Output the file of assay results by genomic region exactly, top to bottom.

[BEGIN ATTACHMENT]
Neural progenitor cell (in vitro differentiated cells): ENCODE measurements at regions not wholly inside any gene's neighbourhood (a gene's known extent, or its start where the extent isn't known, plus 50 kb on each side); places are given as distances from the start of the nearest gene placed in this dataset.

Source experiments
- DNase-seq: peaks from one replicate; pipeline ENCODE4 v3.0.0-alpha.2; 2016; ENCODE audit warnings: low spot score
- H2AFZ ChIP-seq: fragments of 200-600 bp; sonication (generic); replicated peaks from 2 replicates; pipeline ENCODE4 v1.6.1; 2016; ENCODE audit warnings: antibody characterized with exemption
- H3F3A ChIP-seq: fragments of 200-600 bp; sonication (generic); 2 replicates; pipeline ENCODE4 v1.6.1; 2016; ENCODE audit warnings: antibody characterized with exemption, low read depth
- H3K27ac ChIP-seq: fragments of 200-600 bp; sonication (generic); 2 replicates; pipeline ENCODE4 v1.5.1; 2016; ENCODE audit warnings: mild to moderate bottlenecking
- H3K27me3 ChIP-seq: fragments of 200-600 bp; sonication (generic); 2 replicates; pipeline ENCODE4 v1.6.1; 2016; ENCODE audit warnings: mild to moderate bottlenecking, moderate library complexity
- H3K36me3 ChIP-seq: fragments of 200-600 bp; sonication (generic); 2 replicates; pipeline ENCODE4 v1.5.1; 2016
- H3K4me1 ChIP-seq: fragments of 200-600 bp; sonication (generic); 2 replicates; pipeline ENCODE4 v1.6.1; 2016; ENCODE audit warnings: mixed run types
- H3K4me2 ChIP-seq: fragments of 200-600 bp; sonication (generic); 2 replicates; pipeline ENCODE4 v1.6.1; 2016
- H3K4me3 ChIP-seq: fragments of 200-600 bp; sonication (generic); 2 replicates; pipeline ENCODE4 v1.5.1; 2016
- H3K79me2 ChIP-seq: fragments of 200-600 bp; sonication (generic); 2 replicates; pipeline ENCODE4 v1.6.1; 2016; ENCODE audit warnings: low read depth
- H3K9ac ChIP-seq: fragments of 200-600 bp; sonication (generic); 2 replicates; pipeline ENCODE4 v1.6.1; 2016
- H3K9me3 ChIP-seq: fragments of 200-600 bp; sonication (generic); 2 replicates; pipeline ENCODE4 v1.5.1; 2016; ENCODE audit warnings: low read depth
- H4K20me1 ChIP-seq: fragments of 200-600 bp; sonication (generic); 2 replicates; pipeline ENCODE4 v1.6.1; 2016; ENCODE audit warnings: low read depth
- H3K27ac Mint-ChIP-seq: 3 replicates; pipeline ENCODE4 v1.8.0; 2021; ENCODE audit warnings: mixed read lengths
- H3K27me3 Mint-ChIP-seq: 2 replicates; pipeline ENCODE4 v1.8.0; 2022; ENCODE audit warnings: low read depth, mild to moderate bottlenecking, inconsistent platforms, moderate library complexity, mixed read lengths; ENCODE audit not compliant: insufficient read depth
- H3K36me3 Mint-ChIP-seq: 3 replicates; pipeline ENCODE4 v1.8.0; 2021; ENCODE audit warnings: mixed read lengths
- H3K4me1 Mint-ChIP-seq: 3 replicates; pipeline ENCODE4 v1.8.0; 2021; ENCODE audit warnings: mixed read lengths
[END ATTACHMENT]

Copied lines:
Neural progenitor cell (in vitro differentiated cells): ENCODE measurements at regions not wholly inside any gene's neighbourhood (a gene's known extent, or its start where the extent isn't known, plus 50 kb on each side); places are given as distances from the start of the nearest gene placed in this dataset.

Source experiments
- DNase-seq: peaks from one replicate; pipeline ENCODE4 v3.0.0-alpha.2; 2016; ENCODE audit warnings: low spot score
- H2AFZ ChIP-seq: fragments of 200-600 bp; sonication (generic); replicated peaks from 2 replicates; pipeline ENCODE4 v1.6.1; 2016; ENCODE audit warnings: antibody characterized with exemption
- H3F3A ChIP-seq: fragments of 200-600 bp; sonication (generic); 2 replicates; pipeline ENCODE4 v1.6.1; 2016; ENCODE audit warnings: antibody characterized with exemption, low read depth
- H3K27ac ChIP-seq: fragments of 200-600 bp; sonication (generic); 2 replicates; pipeline ENCODE4 v1.5.1; 2016; ENCODE audit warnings: mild to moderate bottlenecking
- H3K27me3 ChIP-seq: fragments of 200-600 bp; sonication (generic); 2 replicates; pipeline ENCODE4 v1.6.1; 2016; ENCODE audit warnings: mild to moderate bottlenecking, moderate library complexity
- H3K36me3 ChIP-seq: fragments of 200-600 bp; sonication (generic); 2 replicates; pipeline ENCODE4 v1.5.1; 2016
- H3K4me1 ChIP-seq: fragments of 200-600 bp; sonication (generic); 2 replicates; pipeline ENCODE4 v1.6.1; 2016; ENCODE audit warnings: mixed run types
- H3K4me2 ChIP-seq: fragments of 200-600 bp; sonication (generic); 2 replicates; pipeline ENCODE4 v1.6.1; 2016
- H3K4me3 ChIP-seq: fragments of 200-600 bp; sonication (generic); 2 replicates; pipeline ENCODE4 v1.5.1; 2016
- H3K79me2 ChIP-seq: fragments of 200-600 bp; sonication (generic); 2 replicates; pipeline ENCODE4 v1.6.1; 2016; ENCODE audit warnings: low read depth
- H3K9ac ChIP-seq: fragments of 200-600 bp; sonication (generic); 2 replicates; pipeline ENCODE4 v1.6.1; 2016
- H3K9me3 ChIP-seq: fragments of 200-600 bp; sonication (generic); 2 replicates; pipeline ENCODE4 v1.5.1; 2016; ENCODE audit warnings: low read depth
- H4K20me1 ChIP-seq: fragments of 200-600 bp; sonication (generic); 2 replicates; pipeline ENCODE4 v1.6.1; 2016; ENCODE audit warnings: low read depth
- H3K27ac Mint-ChIP-seq: 3 replicates; pipeline ENCODE4 v1.8.0; 2021; ENCODE audit warnings: mixed read lengths
- H3K27me3 Mint-ChIP-seq: 2 replicates; pipeline ENCODE4 v1.8.0; 2022; ENCODE audit warnings: low read depth, mild to moderate bottlenecking, inconsistent platforms, moderate library complexity, mixed read lengths; ENCODE audit not compliant: insufficient read depth
- H3K36me3 Mint-ChIP-seq: 3 replicates; pipeline ENCODE4 v1.8.0; 2021; ENCODE audit warnings: mixed read lengths
- H3K4me1 Mint-ChIP-seq: 3 replicates; pipeline ENCODE4 v1.8.0; 2021; ENCODE audit warnings: mixed read lengths